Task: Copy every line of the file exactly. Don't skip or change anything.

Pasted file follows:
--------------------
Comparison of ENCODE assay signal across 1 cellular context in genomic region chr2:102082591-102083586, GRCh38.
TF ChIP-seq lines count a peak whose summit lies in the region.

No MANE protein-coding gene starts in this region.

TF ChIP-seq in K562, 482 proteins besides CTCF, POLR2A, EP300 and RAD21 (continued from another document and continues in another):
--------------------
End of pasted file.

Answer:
Comparison of ENCODE assay signal across 1 cellular context in genomic region chr2:102082591-102083586, GRCh38.
TF ChIP-seq lines count a peak whose summit lies in the region.

No MANE protein-coding gene starts in this region.

TF ChIP-seq in K562, 482 proteins besides CTCF, POLR2A, EP300 and RAD21 (continued from another document and continues in another):